Nishat Kurwa on Tuesday, Jan. 11th
In the aftermath of the Tuscon shooting, the recurrent themes in mainstream press analysis of the assault are gun control and political civility. But there’s little mention, even by Democrats leveraging incivility charges against the right wing, of the racialized demagoguery that’s also prevalent in the hyper-inflamed political atmosphere.
Legislators’ calls for “civility” only address the directive language of cross-hairs, targets, mobs, and “taking people out.” But we can thank the same wordsmiths for rhetoric that’s been bubbling up since Obama’s election and especially within the immigration debate – terms like “birther” and “illegals.” Key journalism organizations are trying to dismantle the underlying structural acceptance of this language, beginning with style guides that refer to immigrants as “illegal(s).”
Colorlines Magazine has launched a “Drop the I-Word” campaign. And Leo Laurence, editor of the San Diego News Service and a member of the Society of Professional Journalists’ Diversity Committee, wrote in the SPJ’s Quill Magazine that given “one of the most basic of our constitutional rights is that everyone (including non-citizens) is innocent of any crime until proven guilty in a court of law…only a judge, not a journalist, can say that someone is an illegal.” Despite the AP Stylebook’s recommendation of “illegal immigrant” over “undocumented worker,” Laurence proposes that journalists use “undocumented immigrant(s).”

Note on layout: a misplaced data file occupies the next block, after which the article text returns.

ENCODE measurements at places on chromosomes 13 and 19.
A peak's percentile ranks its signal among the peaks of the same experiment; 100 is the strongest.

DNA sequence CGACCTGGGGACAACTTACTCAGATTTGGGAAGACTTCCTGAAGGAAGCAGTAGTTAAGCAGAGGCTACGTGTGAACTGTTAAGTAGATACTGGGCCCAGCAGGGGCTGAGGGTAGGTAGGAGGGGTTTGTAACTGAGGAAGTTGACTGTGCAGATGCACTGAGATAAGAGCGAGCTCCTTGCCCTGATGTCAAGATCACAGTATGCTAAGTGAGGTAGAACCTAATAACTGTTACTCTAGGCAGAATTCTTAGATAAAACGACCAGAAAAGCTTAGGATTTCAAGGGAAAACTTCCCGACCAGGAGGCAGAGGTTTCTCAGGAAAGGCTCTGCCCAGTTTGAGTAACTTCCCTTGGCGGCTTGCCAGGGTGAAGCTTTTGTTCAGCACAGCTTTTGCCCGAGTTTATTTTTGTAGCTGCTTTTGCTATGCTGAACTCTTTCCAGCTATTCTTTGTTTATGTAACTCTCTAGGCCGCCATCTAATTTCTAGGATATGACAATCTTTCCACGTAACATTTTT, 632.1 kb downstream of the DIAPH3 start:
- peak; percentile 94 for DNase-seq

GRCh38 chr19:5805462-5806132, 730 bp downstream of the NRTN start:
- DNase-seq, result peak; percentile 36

The subject arose recently on the Fox News Channel, on an “America Live” segment featuring Jehmu Greene, former president of the Women’s Media Center, and former Bush administration official Brad Blakeman.
Greene said the increase in violence against immigrants can be linked to the dehumanizing mass media references to people as “illegals,” and that the term is inflammatory in an environment of fear and economic insecurity that’s often being blamed on immigrants.
Blakeman retorted that “the problem is not what we call them , it’s what we do with them,” and that it’s not the job of journalists to decide what people should be called — which, of course, is refuted by the existence of style guides that ultimately help shape the broader lexicon through journalists’ consensus usage of their recommendations.
Host Meghan Kelly cited the AP’s endorsement of the term “illegal,”‘ as compared to “undocumented” for its lack of precision.
Greene said she hopes the AP will come around and realize their style guide is wrong. The typical ratcheting of the volume on Fox segments covered one of her closing statements, “It’s increasing violence against immigrants. And I would hope that we could agree that…if there are ways that language can stop the increasing violence immigrants, that that would be something we would all want to happen.”